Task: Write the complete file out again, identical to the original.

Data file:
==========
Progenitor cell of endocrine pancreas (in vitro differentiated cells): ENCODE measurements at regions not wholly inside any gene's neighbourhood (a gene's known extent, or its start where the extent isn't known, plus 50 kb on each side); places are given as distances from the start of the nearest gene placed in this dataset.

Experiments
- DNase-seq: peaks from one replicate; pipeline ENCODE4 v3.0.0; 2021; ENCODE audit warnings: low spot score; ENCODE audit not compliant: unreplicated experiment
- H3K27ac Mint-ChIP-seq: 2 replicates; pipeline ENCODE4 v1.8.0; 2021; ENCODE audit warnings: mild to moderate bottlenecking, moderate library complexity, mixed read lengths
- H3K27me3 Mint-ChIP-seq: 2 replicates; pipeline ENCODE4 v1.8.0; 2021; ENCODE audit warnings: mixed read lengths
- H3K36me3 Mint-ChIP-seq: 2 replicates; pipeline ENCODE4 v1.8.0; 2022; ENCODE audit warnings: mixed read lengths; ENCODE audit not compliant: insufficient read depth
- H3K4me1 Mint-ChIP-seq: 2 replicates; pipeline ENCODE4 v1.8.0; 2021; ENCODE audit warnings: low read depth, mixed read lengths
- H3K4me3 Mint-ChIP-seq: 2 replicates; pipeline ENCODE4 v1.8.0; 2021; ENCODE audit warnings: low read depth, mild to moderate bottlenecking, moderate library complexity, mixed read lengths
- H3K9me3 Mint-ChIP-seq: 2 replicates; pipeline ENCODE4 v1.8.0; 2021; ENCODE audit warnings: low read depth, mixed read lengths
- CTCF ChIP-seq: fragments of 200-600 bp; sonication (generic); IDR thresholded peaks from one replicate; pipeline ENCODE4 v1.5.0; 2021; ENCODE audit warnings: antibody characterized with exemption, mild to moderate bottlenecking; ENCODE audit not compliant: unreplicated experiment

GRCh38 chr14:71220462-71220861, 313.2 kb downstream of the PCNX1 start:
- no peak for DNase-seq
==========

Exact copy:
Progenitor cell of endocrine pancreas (in vitro differentiated cells): ENCODE measurements at regions not wholly inside any gene's neighbourhood (a gene's known extent, or its start where the extent isn't known, plus 50 kb on each side); places are given as distances from the start of the nearest gene placed in this dataset.

Experiments
- DNase-seq: peaks from one replicate; pipeline ENCODE4 v3.0.0; 2021; ENCODE audit warnings: low spot score; ENCODE audit not compliant: unreplicated experiment
- H3K27ac Mint-ChIP-seq: 2 replicates; pipeline ENCODE4 v1.8.0; 2021; ENCODE audit warnings: mild to moderate bottlenecking, moderate library complexity, mixed read lengths
- H3K27me3 Mint-ChIP-seq: 2 replicates; pipeline ENCODE4 v1.8.0; 2021; ENCODE audit warnings: mixed read lengths
- H3K36me3 Mint-ChIP-seq: 2 replicates; pipeline ENCODE4 v1.8.0; 2022; ENCODE audit warnings: mixed read lengths; ENCODE audit not compliant: insufficient read depth
- H3K4me1 Mint-ChIP-seq: 2 replicates; pipeline ENCODE4 v1.8.0; 2021; ENCODE audit warnings: low read depth, mixed read lengths
- H3K4me3 Mint-ChIP-seq: 2 replicates; pipeline ENCODE4 v1.8.0; 2021; ENCODE audit warnings: low read depth, mild to moderate bottlenecking, moderate library complexity, mixed read lengths
- H3K9me3 Mint-ChIP-seq: 2 replicates; pipeline ENCODE4 v1.8.0; 2021; ENCODE audit warnings: low read depth, mixed read lengths
- CTCF ChIP-seq: fragments of 200-600 bp; sonication (generic); IDR thresholded peaks from one replicate; pipeline ENCODE4 v1.5.0; 2021; ENCODE audit warnings: antibody characterized with exemption, mild to moderate bottlenecking; ENCODE audit not compliant: unreplicated experiment

GRCh38 chr14:71220462-71220861, 313.2 kb downstream of the PCNX1 start:
- no peak for DNase-seq